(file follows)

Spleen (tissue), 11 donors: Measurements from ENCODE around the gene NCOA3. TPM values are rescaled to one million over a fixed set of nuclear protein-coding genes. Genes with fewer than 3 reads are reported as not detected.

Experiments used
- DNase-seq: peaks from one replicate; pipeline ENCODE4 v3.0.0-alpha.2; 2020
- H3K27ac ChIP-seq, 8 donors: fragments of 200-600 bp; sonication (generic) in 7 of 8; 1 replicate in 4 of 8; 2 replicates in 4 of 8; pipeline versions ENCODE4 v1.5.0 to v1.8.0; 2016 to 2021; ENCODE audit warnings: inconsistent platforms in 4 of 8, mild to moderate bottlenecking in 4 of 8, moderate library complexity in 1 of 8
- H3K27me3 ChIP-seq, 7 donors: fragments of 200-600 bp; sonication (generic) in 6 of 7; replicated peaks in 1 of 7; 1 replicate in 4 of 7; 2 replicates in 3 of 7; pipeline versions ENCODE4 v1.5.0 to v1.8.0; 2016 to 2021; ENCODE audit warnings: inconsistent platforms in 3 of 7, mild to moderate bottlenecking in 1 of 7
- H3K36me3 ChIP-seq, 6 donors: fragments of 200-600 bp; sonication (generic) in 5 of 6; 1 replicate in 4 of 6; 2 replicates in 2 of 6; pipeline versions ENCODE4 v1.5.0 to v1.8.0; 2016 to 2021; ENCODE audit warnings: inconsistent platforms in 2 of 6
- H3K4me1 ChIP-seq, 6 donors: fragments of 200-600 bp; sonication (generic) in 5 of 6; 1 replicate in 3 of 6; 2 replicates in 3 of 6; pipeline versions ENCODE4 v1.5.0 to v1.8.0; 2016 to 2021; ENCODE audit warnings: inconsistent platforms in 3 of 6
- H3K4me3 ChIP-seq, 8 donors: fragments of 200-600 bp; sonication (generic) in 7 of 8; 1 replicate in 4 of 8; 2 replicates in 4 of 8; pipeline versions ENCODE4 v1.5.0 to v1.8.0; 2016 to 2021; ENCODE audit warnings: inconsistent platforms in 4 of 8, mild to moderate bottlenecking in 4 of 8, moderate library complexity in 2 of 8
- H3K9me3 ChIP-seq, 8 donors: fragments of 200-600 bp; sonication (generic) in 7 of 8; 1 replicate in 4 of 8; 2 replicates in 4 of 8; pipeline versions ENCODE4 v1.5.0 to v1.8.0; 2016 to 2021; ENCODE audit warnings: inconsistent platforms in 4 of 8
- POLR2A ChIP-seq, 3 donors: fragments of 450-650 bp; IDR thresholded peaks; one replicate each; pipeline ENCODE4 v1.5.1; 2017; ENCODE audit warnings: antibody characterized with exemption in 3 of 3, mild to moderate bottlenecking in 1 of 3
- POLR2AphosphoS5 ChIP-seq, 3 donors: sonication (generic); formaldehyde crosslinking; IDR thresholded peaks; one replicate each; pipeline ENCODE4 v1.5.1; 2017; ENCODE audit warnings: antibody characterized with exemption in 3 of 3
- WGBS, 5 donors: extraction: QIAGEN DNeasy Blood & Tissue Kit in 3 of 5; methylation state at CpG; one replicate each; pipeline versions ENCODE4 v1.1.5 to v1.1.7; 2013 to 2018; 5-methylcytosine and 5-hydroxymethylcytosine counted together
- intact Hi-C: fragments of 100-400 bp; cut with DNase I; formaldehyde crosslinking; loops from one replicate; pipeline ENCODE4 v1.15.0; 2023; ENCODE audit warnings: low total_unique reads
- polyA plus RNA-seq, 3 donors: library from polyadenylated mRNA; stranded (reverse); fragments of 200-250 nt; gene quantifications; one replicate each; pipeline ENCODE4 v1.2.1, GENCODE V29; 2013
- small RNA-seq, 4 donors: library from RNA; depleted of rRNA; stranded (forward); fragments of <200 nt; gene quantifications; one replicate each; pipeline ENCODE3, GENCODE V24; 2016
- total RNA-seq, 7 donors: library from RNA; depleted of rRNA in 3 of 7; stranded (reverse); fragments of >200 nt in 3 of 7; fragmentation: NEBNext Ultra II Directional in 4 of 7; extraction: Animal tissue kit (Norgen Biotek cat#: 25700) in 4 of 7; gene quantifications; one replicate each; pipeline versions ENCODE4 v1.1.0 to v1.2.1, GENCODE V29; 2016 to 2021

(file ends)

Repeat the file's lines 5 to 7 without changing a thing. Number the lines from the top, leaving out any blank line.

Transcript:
- H3K27me3 ChIP-seq, 7 donors: fragments of 200-600 bp; sonication (generic) in 6 of 7; replicated peaks in 1 of 7; 1 replicate in 4 of 7; 2 replicates in 3 of 7; pipeline versions ENCODE4 v1.5.0 to v1.8.0; 2016 to 2021; ENCODE audit warnings: inconsistent platforms in 3 of 7, mild to moderate bottlenecking in 1 of 7
- H3K36me3 ChIP-seq, 6 donors: fragments of 200-600 bp; sonication (generic) in 5 of 6; 1 replicate in 4 of 6; 2 replicates in 2 of 6; pipeline versions ENCODE4 v1.5.0 to v1.8.0; 2016 to 2021; ENCODE audit warnings: inconsistent platforms in 2 of 6
- H3K4me1 ChIP-seq, 6 donors: fragments of 200-600 bp; sonication (generic) in 5 of 6; 1 replicate in 3 of 6; 2 replicates in 3 of 6; pipeline versions ENCODE4 v1.5.0 to v1.8.0; 2016 to 2021; ENCODE audit warnings: inconsistent platforms in 3 of 6